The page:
Dog Biting & Nipping | Things You Didn’t Know About It

Most dogs will not bite a family member without extreme provocation, but the fact is any dog can bite anyone. Never feel that you are 100% safe from being bitten by your dog.


Dogs know how to nip and bite with other dogs. The dog biting problem arises when dogs are brought into contact with humans. Dogs don’t know our rules. Dogs must be taught our rules. Failure to teach your dog human rules regarding biting and nipping can result in severe consequences for both you and your dog.


Dog Biting & Nipping

Dogs are hierological creatures. In other words, they live by a pecking order. The most common reason for a dog biting a human, according to the experts, is because the dog thinks it is the dominant creature. For one reason or another, the dog feels it outranks you – at least at that particular moment. That is not good. Your dog must be made to understand that ALL humans in your household are dominated by your dog.



Here’s what happens in many cases. Your dog nips or bites, often at a child or an older adult. If that adult or that child back down or shows any signs of fear then your dog has achieved a higher status than that family member. This is NOT what you want as this kind of situation could lead to more serious confrontations in the future.


Never take nipping and biting lightly – even when your dog is doing it in play mistakes can happen. Accidental bites are all too common, and if your dog biting anyone, intentionally or by accident, the consequences can be severe – or, at the very least, the consequences can be time-consuming and annoying. The good news is, biting and nipping behavior is usually easy to correct.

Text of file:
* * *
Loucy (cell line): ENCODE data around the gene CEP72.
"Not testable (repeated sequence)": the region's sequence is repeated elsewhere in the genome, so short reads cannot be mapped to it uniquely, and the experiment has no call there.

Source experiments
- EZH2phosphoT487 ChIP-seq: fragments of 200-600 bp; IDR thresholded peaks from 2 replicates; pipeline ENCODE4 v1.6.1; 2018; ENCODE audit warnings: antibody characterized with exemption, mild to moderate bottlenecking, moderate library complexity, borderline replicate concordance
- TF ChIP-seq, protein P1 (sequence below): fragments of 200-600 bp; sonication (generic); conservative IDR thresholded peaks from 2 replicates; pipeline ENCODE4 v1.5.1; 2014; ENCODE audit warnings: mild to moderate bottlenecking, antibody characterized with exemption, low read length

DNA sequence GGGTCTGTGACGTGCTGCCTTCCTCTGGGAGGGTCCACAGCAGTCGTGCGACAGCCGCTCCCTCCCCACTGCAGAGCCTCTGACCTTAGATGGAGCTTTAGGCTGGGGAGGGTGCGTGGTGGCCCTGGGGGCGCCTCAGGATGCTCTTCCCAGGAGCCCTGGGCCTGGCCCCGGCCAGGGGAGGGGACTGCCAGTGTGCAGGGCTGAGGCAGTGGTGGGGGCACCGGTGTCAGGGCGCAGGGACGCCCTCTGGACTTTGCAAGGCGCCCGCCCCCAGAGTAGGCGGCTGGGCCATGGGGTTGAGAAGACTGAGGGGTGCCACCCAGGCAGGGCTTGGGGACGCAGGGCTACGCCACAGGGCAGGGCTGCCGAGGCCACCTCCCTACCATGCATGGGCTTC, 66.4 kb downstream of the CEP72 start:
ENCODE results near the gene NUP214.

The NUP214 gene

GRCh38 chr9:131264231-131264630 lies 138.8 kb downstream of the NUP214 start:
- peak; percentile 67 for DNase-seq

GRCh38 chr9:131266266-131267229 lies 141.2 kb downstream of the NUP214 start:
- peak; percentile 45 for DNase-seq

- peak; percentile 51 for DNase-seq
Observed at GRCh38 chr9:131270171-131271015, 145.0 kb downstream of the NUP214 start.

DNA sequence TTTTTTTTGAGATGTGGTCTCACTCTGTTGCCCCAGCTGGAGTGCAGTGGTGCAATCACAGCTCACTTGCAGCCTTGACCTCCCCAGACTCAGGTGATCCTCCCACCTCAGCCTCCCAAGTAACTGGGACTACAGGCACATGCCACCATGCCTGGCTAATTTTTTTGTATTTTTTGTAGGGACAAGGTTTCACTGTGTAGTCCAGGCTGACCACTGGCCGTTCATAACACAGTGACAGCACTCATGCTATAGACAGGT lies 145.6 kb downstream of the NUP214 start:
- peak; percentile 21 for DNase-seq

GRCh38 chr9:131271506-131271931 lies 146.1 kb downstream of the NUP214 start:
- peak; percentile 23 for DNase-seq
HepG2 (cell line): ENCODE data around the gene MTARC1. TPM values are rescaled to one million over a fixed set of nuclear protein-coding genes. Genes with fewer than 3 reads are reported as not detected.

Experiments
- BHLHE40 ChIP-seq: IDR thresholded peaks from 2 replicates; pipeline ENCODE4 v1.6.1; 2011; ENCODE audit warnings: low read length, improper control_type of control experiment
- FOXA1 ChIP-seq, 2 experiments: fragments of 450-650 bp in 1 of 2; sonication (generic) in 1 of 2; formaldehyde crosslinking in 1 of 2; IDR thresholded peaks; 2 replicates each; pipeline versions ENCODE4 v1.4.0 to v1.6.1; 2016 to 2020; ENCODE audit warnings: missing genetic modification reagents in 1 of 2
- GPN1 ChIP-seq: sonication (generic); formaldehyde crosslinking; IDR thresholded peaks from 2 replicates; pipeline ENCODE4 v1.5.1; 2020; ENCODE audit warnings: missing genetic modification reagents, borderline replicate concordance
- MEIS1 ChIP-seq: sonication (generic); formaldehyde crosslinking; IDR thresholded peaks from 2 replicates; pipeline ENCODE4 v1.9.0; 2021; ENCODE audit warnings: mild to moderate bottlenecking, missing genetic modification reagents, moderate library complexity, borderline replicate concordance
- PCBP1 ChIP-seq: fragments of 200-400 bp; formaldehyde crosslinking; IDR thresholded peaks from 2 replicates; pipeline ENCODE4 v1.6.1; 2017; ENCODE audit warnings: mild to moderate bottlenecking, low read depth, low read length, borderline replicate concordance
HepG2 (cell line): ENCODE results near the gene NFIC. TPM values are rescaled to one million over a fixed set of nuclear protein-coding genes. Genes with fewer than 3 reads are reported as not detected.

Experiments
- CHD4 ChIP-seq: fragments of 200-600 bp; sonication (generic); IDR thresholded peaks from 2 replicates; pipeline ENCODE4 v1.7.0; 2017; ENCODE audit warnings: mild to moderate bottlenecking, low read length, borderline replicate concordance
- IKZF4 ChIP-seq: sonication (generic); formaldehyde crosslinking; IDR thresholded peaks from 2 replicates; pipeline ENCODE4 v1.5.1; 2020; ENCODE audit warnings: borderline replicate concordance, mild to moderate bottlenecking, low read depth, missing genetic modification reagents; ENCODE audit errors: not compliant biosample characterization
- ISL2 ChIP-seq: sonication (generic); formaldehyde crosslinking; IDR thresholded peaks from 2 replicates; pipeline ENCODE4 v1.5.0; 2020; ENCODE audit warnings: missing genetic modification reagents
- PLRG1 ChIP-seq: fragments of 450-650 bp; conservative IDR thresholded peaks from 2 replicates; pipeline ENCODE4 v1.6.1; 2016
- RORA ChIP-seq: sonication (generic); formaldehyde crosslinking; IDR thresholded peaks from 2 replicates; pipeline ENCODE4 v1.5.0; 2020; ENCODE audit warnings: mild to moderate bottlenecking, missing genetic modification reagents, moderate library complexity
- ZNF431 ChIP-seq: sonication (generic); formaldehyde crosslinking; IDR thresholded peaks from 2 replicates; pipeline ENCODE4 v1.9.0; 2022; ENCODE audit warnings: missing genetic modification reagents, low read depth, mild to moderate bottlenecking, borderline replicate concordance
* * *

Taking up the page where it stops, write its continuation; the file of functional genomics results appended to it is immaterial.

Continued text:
If there is any doubt about who is higher in the pecking order in your household then your first order of business is to remove all doubt. All humans, from the smallest toddler to the oldest elder must be above your dog in the social order of the household. Once you establish the household pecking order, with your dog at the bottom, then most dog biting and nipping problems will never be an issue.



One way to do this is by controlling your dog’s food. In the wild, the dominant dog eats first. In your household, humans should eat first and then your dog(s) should be fed. If you have young children, let them put down the dog’s food bowl. This will help to instill the concept that even the youngest humans have mastery over food and therefore outrank the dog.


Give the dog ten minutes to eat the food and then remove the bowl, even if the dog is not finished eating. Vary who removes the bowl. Sometimes the children remove the bowl, sometimes the oldest member of the household removes the bowl, sometimes other members remove the bowl. This reinforces the concept that humans – all the humans in the household – control both the food and the time when the food may be eaten.


When you give your dog a toy or a treat do NOT let the dog biting or nip at a human. If a dog biting or nips to get a treat the family member (even a small child) should withhold the treat, fold their arms, and stare straight into the dog’s eyes until the dog calms down. Then the “Sit” command should be given in a stern voice and the dog should not get the treat or the toy until it sits.




This will further demote your dog within the pack (family) and a dog will seldom if ever, bite a “superior.”


Don’t think you are being mean when you do this. Actually your dog will THANK you if you do this. Your dog’s entire behavior should change and your dog will become calmer and actually happier once your dog knows what its place in the pack (the family) is and it no longer has the worry about being top dog and controlling everything.

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